Pedicle Screw Assembly and Dynamic Spinal Stabilization Devices

Novel Pedicle Screws and Spacers to Combat Issues with Existing Spinal Implants

At a Glance

Researchers at Colorado State University have patented a pedicle screw assembly and dynamic stabilization device for spinal injuries such as stenosis, diskogenic pain, and spondylolisthesis in the lumbar spine. The implant’s center of rotation is propagated back into the intervertebral disc which reduces the side to side movement that occurs in typical devices.


Despite the relatively large number of dynamic stabilization designs that have been proposed, an implant designed to manipulate the motion segment’s center of rotation (COR) has not been developed. A successful implant must restore natural loading to the spine; however, physiologic loading will not occur unless the implanted motion of the spinal segment passes through the spine’s natural center of rotation. An implant that imposes a non-physiologic center of rotation location produces higher tissue stresses and increases the likelihood of hardware failure. These heightened tissue stresses and non-physiologic motion patterns will also be induced on the adjacent motion segments, possibly leading to some of the long-term complications associated with current dynamic stabilization devices. For example, areas of the annulus that are normally in compression experience tensile stresses when the center of rotation moves posteriorly out of the intervertebral disc.


To combat this issue, a pedicle screw was designed using a head piece, pedicle screw, snap in lock and a cap screw. These pieces are designed to allow simple surgical installation. Based on finite element studies, this implant does not alter the motion pattern and does not alter the natural load bearing of the lumbar spine in flexion. Further studies in cadaver spine show close relationship of rotation of the L3-L4 spine in comparison to finite element modeling.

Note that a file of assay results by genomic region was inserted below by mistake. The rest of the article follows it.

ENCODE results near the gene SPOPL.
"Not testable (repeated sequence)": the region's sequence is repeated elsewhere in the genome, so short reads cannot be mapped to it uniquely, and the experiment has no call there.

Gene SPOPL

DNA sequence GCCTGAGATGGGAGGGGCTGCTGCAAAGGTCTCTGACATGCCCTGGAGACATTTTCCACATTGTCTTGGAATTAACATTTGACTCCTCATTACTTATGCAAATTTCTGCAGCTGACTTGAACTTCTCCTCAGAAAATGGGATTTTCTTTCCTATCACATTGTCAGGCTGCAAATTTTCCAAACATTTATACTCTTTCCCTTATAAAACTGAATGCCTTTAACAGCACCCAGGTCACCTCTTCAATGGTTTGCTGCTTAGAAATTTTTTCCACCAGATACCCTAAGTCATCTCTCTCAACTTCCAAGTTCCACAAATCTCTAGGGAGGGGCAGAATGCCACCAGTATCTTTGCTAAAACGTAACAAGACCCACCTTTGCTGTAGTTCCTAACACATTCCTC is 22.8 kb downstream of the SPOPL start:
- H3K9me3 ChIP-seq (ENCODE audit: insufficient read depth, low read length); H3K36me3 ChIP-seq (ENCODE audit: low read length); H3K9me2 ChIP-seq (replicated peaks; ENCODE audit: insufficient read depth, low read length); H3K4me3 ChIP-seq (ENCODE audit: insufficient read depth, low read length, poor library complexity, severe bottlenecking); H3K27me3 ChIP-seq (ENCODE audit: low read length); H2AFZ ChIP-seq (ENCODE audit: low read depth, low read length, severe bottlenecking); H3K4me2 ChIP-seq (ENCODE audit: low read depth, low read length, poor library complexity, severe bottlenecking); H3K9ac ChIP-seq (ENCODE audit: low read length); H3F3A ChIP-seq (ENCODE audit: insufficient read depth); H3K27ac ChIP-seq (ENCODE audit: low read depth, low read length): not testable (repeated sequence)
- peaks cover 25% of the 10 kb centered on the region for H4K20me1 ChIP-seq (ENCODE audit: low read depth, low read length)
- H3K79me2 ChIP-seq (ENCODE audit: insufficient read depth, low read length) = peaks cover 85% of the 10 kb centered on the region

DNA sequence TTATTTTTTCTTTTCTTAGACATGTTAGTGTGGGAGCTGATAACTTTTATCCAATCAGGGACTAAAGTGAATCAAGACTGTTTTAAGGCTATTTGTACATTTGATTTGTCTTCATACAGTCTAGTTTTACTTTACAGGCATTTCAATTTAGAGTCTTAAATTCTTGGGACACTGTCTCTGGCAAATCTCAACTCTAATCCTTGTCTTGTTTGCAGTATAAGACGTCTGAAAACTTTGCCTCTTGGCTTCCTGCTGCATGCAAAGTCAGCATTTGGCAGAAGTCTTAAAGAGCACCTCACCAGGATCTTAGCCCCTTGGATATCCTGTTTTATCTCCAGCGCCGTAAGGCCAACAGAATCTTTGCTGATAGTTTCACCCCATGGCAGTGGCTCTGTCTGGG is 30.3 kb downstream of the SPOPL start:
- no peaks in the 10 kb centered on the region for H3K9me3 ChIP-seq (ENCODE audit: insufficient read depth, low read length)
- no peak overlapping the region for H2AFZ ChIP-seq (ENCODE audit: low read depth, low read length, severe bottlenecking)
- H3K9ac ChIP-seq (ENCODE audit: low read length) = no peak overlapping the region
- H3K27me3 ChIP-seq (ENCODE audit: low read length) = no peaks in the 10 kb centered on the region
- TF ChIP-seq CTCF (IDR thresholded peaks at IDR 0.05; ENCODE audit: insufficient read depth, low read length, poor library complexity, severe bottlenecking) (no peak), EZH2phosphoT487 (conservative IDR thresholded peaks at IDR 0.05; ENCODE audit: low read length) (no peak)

In some patients, contraindications of the pedicle screw may limit certain uses. Interspinous spacers are often used to correct spinal stenosis and facet arthrosis when a pedicle screw assembly is not effective.

The aim of this newly designed interspinous spacer is to: (1) increase neuroforaminal height by limiting the motion segment’s rotation in extension, (2) preserve physiologic loading in flexion by projecting the motion segment’s COR to its natural, undegenerated location, (3) restore overloaded facet joints to healthy levels, and (4) increase stability in the transverse and coronal planes by secure attachment to the spinous processes while limiting the stresses experienced at these interfaces.

The new interspinous spacer utilizes many of the same features found on its pedicle screw based counterpart. The system is comprised of two parts: an outer base that attaches to the inferior spinous process and an upper sliding rod that attaches to the superior spinous process.


  • Attractive option for the relief of various spinal pathologies
  • Use of two moving parts rather than four decreases the likelihood of failure
  • Provide an alternative treatment to cases where pedicle screw systems are deemed inappropriate


  • Stabilization device for various spinal injuries – including: stenosis, diskogenic pain, and spondylolisthesis in the lumbar spine
Last Updated: September 2021
XRay images of spinal screws

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